Release Date: May 11, 2020
I didn’t mean to star in a sex tape, okay?
It was just one of those unexplainable things. Like Stonehenge, Police Academy 2, and morning glory clouds.
It just happened.
Now my ball-busting father is sentencing me to six months of celibacy, sobriety, and morbid boredom under the roof of Boston’s nerdiest girl alive, Sailor Brennan.
The virginal archer is supposed to babysit my ass while I learn to take my place in Royal Pipelines, my family’s oil company.
Little does she know, that’s not the only pipe I’ll be laying…
I didn’t want this gig, okay?
But the deal was too sweet to walk away from.
I needed the public endorsement; Hunter needed a nanny.
Besides, what’s six months in the grand scheme of things?
It’s not like I’m in danger of falling in love with the appallingly gorgeous, charismatic gazillionaire who happens to be one of Boston’s most eligible bachelors.
No. I will remain immune to Hunter Fitzpatrick’s charm.
Even at the cost of losing everything I have.
Even at the cost of burning down his kingdom.
The Hunter is my first L.J. Shen novel and it will not be my last. The Hunter is a fun enemies-to-lovers romance.
The Hunter follows Hunter as his party boy ways catch up to him and he’s forced to either reform his lifestyle or risk being disinherited. Enter Sailor. She’s hyper focused on her dream of making the Olympics and will stop at nothing to realize it. She’s tasked with keeping Hunter in line for six months by becoming his live in babysitter.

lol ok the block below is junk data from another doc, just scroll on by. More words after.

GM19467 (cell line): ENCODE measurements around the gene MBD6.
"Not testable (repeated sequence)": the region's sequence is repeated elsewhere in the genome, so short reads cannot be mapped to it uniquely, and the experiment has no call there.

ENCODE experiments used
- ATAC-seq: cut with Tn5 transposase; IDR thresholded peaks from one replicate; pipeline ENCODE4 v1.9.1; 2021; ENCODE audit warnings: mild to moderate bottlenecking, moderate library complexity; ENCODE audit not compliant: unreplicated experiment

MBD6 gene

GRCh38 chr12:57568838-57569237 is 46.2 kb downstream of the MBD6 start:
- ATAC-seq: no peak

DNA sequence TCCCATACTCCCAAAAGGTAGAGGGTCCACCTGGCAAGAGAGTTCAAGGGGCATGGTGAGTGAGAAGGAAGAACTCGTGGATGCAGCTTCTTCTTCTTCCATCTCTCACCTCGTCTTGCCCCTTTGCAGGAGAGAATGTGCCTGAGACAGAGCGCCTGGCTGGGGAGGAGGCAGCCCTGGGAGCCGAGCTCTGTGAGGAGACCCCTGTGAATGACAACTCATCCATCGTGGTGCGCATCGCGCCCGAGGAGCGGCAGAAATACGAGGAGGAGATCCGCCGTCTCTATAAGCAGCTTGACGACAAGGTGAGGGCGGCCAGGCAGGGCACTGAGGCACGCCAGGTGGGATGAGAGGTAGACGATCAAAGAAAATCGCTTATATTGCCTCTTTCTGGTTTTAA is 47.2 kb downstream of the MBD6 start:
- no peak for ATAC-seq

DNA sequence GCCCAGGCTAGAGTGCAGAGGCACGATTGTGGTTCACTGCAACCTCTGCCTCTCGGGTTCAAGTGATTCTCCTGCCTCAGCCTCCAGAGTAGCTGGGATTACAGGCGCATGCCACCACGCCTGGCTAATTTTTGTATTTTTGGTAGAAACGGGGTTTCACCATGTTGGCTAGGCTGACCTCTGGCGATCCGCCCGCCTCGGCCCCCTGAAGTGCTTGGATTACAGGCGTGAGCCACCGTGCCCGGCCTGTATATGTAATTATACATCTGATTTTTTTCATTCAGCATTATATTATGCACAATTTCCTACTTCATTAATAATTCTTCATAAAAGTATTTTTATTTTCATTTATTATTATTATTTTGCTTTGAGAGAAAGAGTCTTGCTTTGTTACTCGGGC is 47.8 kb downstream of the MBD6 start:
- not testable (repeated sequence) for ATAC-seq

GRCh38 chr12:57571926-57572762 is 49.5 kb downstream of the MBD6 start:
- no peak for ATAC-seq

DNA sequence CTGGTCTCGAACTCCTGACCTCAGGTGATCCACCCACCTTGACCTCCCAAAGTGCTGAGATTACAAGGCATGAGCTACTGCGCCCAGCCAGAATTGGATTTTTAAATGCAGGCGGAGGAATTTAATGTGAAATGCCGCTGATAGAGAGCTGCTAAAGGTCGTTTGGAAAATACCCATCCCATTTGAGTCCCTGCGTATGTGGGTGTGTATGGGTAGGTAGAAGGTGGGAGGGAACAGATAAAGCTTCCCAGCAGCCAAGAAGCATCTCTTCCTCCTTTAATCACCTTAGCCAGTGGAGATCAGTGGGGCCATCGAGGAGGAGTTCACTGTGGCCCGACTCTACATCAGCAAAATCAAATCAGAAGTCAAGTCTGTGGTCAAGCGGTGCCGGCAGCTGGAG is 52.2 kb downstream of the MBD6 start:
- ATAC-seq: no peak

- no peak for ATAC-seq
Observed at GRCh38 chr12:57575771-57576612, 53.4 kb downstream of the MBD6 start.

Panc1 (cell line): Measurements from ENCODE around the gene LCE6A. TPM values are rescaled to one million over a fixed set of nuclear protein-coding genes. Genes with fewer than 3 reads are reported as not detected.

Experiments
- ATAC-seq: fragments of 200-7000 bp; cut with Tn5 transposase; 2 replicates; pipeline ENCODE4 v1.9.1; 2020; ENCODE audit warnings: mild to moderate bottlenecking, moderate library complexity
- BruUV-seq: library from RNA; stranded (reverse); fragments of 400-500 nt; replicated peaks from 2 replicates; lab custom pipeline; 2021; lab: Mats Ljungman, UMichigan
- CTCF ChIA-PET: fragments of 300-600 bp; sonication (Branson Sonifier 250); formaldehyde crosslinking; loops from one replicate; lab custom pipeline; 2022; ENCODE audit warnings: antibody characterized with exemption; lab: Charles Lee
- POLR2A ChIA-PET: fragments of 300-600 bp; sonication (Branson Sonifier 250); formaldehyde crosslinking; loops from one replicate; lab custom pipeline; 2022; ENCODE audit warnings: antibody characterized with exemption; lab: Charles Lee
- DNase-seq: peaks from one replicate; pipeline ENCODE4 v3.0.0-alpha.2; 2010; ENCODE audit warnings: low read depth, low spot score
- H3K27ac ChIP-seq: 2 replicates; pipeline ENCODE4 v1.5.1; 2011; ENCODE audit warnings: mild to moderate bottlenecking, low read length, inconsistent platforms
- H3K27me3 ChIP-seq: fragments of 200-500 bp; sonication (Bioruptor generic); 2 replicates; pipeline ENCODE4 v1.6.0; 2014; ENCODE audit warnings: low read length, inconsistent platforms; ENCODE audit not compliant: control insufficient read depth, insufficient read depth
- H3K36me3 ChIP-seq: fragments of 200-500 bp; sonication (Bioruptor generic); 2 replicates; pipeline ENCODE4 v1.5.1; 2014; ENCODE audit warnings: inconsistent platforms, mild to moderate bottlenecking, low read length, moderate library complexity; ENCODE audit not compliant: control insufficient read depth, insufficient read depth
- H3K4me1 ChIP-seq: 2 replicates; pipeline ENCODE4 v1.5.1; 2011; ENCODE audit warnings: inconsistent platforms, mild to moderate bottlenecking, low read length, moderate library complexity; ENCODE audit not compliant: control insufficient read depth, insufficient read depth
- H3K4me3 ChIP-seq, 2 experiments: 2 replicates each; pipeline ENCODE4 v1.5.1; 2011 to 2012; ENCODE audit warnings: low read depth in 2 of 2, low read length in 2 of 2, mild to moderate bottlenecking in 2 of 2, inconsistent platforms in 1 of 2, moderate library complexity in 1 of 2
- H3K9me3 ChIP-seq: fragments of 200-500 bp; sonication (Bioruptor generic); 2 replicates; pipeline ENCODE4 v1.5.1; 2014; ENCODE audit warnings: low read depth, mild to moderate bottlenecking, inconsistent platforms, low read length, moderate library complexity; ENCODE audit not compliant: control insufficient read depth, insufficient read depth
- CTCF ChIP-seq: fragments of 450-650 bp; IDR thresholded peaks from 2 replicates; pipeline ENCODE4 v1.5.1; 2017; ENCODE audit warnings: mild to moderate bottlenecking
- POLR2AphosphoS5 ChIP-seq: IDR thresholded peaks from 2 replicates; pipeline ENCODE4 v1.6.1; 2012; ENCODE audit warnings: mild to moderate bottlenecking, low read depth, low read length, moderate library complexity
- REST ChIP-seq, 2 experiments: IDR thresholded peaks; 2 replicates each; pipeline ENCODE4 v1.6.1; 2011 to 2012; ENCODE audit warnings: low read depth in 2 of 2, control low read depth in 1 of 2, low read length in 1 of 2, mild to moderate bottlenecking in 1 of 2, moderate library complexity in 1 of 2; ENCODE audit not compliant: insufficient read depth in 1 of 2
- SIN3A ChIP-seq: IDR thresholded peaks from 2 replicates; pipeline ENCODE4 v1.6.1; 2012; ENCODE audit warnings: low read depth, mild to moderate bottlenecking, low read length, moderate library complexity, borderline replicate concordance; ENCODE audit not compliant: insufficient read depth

The Hunter is told from Hunter and Sailor’s perspectives. Hunter’s perspective is crass and direct. It’s exactly how you would imagine a playboy’s inner monologue would be. Hunter is unapologetically himself, even when it’s cringe worthy to read.
Sailor is driven and focused. It took her a lot longer to fall for Hunter than I expected (something I appreciated). Sailor gives as good as she gets and refuses to cower before Hunter.
‘”Submit, prey,” he growled darkly.
“Fight harder for it, Hunter.”’
Hunter is the son of a very successful oil business man, so his family life has been less than ideal. Hunter’s family dynamics reminded of HBO’s Succession. So, if you liked Succession you will definitely like the subplot of The Hunter.
My biggest issue with The Hunter is the final few chapters. The ending feels long and dragged out. This feeling is partly due to the fact that I wasn’t all that invested in the plot not connected to Hunter and Sailor’s relationship. This subplot takes on a greater role at the ending of the novel that I did not enjoy.
Overall, The Hunter is a fun and sexy enemies-to-lovers novel that I actually enjoyed. I’m usually not a of fan of this romance trope, however Shen created just enough tension between Hunter and Sailor to make their relationship addicting to read.
Have you read The Hunter? What did you think?